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Progressive Rock CD Reviews

The Guy

Only Human

Review by Gary Hill

“The Guy” is “Christopher Shreiner. He’s joined on this CD by David Livolsi on bass, Tyger MacNeal on drums and Chris Coogan on keyboards (on two tracks). Shreiner is a fret board master and handles all the guitar work on the disc. This is instrumental fusion and as fusion fits pretty well into the progressive rock category of Music Street Journal. While purely instrumental albums can certainly become boring this one doesn’t even come close to that. It’s a killer disc from a talented man – or should I say, “guy?”

This review is available in book format (hardcover and paperback) in Music Street Journal: 2008  Volume 5 at

Track by Track Review
This bit is only a nudge over one minute and length. And about the first ten seconds of that are just ambient textures. Acoustic guitar in dramatic patterns (but very sedate and pretty) makes up the remainder of the track.
Again a bit tentative in nature, this is more traditional fusion as it rises up. It’s very much guitar dominated and the early motifs remind me at times of Steve Howe, but I also hear Joe Satriani and Steve Vai in this. As it turns more energized those two links are all the more evident. It gets pretty involved further down the road.
An Interlude In Ble├║
The rhythm section leads things off here. This has a more open feeling to it and seems mellower than the one that preceded it. As this is built ever upward it turns quite crunchy and rather noisy. They move it out into a bouncy little bit later that somehow reminds me a bit of Frank Zappa. It eventually moves out to something more akin to the main song structure.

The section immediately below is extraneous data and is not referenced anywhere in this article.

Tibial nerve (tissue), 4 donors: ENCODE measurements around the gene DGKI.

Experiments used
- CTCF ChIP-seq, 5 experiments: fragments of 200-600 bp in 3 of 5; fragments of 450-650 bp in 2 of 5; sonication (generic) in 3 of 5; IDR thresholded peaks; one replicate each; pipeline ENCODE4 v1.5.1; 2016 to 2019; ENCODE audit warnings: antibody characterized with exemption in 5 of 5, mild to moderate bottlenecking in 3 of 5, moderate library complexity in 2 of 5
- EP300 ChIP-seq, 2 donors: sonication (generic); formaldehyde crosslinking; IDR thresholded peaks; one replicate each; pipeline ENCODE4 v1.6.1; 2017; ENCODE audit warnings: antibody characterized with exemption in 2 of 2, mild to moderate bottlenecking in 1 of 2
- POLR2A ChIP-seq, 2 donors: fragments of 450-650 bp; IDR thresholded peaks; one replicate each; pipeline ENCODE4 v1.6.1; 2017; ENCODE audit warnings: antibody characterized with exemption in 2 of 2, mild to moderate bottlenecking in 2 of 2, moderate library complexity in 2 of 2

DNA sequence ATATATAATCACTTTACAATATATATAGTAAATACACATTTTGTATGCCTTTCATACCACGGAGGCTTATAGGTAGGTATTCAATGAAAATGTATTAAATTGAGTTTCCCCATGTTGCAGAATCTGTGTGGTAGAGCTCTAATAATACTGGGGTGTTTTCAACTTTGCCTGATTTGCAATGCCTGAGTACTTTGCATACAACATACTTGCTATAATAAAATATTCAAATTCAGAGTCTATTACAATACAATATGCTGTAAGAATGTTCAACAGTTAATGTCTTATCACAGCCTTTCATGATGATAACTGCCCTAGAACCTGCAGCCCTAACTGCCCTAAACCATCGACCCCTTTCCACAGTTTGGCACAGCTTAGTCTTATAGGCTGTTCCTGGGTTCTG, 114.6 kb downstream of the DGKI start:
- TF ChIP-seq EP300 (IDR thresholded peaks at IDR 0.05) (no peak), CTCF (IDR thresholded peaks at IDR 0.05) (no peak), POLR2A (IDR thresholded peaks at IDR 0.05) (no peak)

Zebra Club
The most tentative intro of all leads into one of the most rocking tracks on the whole disc. Again the comparisons to Vai and Satriani are warranted. This is quite a cool track and has some soaring guitar work. I’d say that this might be my favorite on show here. It becomes quite the rock oriented piece later.

Starting bluesy, this is a hard rocker. It is certainly crunchier and more energized than anything else here. It’s also a definite highlight.  They turn this later into a total Hendrix inspired workout. It’s a real smoker.

Syeeda's Song Flute
A cover of a John Coltrane composition, this starts with a frantic drum solo. Bass joins after a short time, at first in a here and gone again way. Then a rather funky guitar joins and this shifts out to a slower paced jam. They fire out mid track to a more fiery motif for a rocking section. This gives way to a reprise of the previous modes and they alternate between these stylings with a killer (albeit short) bass solo at one point serving as an alteration.
Her Hypnotic Heart
Rhythmic structures and atmospheric tones work together to create a mellower fusion motif for the opening to this cut. They carry on with this styling as they build ever so gradually upon it. Further down the road this moves out into a slow moving jam that reminds me quite a bit of some of David Gilmour’s work.

Something Beautiful
This is mellow and melodic and quite pretty. It’s a satisfying way to close the disc.
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